In May of this Year I visited Scotland for the first time on a circular walk around the Southern Cairngorms. I enjoyed myself so much that I decided I would go back as soon as was practically possible.
The Cairngorms are huge. To put things into perspective, Dartmoor has an area of 953 Square Km, the Cairngorms by comparison has an area of 4,528 Square Km! So in terms of scale it’s a totally different ball game.
With such a large area to wander around, I think it will take a lifetime of walks to fully explore all of it!
This walk differs from the first one in that I will be walking from Blair Atholl to Aviemore. I was hoping to do the walk the other way around, but the trains are more frequent in Aviemore which makes that a better end point.
As usual, I start off with the Kit Muster to make sure that everything is present ready to be packed:
The kit load is relatively light at 15.4kg for 4+1 days which by my standards isn’t bad at all. Part of the weight savings come from the water I’m not taking with me.
Usually I carry a spare litre of water over and above what’s in the 800mL Travel Tap. However, on this walk, water will be abundant enough that this won’t be necessary, at least for the first two days.
For the sleeping arrangements I decided to go with the interim sleeping bag – the RAB Neutrino Endurance 400. I’m not expecting the weather to be cold enough to warrant the Winter bag.
In terms of new kit, I have finally got around to replacing the RAB Bergen eVent hard-shell:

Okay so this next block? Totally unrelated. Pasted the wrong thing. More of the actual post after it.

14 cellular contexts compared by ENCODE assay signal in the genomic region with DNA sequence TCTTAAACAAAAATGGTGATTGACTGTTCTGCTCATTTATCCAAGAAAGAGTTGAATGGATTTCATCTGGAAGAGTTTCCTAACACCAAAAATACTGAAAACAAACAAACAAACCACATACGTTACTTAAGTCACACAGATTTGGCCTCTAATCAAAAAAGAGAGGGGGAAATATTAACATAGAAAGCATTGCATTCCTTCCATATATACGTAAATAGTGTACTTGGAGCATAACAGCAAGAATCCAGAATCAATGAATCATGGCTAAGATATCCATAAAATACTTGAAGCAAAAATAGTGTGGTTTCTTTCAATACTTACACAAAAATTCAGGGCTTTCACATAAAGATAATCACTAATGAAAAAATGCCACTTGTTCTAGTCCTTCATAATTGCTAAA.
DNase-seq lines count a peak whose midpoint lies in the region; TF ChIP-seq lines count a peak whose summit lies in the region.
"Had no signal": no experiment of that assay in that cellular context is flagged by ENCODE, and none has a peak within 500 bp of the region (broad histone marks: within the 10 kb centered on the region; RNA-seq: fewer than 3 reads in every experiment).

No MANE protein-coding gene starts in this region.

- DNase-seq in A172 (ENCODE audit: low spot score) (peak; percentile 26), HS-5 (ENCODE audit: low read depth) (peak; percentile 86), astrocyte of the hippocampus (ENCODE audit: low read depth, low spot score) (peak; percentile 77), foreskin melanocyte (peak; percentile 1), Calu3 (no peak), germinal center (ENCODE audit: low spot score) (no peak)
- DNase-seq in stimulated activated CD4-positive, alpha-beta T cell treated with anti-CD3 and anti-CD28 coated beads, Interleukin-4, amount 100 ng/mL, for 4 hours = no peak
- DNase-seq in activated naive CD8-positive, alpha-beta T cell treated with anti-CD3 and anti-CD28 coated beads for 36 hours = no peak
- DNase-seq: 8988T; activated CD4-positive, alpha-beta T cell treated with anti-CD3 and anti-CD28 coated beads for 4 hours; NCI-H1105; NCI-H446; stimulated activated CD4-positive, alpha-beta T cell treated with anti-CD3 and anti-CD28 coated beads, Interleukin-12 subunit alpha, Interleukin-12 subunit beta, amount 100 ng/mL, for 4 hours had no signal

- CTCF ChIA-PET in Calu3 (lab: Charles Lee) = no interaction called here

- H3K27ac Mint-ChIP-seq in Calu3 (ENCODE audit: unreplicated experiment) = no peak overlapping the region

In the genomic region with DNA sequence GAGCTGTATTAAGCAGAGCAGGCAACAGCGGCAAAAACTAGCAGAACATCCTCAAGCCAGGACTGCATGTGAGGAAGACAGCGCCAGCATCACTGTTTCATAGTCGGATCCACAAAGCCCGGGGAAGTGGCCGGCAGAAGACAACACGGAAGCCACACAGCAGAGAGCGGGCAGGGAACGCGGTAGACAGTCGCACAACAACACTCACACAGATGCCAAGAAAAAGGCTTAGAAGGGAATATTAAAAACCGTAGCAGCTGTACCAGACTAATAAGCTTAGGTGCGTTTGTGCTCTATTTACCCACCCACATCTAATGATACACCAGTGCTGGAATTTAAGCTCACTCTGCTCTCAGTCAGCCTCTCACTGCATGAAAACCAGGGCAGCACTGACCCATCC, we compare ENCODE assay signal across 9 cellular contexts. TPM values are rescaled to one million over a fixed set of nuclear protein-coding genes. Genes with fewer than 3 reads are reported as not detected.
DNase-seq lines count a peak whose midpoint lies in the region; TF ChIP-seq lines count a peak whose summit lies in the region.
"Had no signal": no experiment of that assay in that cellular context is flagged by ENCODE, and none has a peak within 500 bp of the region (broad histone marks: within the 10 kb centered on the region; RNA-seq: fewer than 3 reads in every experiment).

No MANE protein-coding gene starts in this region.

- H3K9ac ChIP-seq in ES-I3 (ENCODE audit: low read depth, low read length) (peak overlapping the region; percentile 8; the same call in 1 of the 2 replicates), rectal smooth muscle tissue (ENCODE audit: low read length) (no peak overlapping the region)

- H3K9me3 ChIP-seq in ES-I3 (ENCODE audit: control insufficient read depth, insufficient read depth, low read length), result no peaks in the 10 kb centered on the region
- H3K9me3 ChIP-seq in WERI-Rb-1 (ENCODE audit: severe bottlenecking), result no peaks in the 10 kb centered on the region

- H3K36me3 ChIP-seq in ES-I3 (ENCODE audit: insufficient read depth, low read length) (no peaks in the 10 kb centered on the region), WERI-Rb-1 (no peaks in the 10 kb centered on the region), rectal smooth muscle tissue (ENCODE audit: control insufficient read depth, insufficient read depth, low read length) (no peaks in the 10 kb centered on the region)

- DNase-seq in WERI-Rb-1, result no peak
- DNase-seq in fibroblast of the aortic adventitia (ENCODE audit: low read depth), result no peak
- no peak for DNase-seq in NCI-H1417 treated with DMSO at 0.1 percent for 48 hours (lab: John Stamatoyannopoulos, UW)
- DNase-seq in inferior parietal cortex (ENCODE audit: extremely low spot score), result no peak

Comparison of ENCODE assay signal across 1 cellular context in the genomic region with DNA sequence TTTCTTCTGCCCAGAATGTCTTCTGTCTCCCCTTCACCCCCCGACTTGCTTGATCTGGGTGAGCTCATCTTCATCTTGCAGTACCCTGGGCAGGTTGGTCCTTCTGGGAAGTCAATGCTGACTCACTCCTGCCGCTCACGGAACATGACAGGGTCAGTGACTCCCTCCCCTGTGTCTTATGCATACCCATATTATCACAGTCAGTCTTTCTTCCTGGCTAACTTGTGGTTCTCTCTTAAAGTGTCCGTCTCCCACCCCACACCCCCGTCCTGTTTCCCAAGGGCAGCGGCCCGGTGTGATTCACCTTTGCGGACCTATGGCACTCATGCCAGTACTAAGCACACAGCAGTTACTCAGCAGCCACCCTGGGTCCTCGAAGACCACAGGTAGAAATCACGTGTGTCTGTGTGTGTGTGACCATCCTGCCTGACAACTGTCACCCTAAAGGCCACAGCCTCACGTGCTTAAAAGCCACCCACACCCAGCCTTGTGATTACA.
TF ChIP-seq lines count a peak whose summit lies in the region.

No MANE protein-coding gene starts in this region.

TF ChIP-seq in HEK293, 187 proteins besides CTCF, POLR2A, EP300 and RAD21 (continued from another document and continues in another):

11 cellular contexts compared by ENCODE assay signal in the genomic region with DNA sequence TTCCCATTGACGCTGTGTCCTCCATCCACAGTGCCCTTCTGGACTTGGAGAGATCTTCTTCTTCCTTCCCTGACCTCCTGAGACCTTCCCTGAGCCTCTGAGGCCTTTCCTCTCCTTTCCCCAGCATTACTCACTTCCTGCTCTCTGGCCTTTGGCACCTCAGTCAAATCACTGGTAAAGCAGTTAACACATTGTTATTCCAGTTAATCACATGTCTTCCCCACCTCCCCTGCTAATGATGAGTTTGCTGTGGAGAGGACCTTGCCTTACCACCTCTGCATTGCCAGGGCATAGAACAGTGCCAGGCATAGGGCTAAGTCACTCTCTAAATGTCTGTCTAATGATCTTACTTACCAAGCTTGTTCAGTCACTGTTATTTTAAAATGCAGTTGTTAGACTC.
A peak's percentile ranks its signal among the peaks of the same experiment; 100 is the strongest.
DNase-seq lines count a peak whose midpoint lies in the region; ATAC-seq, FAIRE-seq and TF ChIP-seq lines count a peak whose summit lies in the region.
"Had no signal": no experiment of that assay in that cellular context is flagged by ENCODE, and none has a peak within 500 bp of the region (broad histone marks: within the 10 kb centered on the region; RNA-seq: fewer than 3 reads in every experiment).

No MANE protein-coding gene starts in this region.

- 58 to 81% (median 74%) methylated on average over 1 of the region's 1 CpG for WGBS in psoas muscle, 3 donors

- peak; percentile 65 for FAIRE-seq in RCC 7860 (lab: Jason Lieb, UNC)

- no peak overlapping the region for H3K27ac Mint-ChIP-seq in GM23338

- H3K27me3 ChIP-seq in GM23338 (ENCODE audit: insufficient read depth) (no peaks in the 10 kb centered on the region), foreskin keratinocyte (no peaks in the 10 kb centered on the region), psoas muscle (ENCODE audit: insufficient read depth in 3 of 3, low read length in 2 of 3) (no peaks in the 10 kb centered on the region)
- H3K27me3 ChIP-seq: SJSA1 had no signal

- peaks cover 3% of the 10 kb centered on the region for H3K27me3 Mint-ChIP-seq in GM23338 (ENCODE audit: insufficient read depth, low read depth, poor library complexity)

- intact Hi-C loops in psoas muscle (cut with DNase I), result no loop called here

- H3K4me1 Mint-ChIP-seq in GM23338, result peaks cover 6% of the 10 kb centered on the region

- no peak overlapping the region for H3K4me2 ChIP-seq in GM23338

The new hard-shell is made of Gore-Tex Pro, which alas, is pretty expensive. But for me, the hard-shell is a critical piece of kit and not one that should be skimped on.
Gore-Tex Pro is apparently very hard wearing, so in theory I’m expecting this hardshell to last for a fair bit of time – at least longer than the two years that the RAB did.
On the scales, the Arcteryx Beta LT hardshell weighs in at 355 g, which amounts to a pretty hefty weight saving of 207 g over the heavier RAB eVent Bergen.
For food I’m pretty much taking my usual load too:
The big difference is that I am not bringing snack food for day 1 or day 5.
The reason for this is that on day 1 I typically eat a lot on the rail journey, so by the time I start the walk, I do not feel like eating. Day 1 will also be a relatively short day in terms of walk duration as I’m not expecting to get into Scotland until around 1530-ish.
As for Day 5 – the spare day, it only has around 7km of distance to cover. I know from previous experience that I never eat snacks on the last day. I suspect it’s because the last day is always very short and I usually eat once I get back to civilisation.
Despite the cuts, there is still spare capacity, as I don’t normally eat all my allocated snacks on each day anyways, so in theory I should still be leaving Scotland with some food left.
I’m now all packed and ready to go. As usual the butterflies are doing their thing in my stomach!
The only thing that remains to be done is to brief my safety number and eat a large Domino’s Pizza – as per my hiking tradition.
So that’s it, I will now be off the grid until Thursday – have a good week everyone!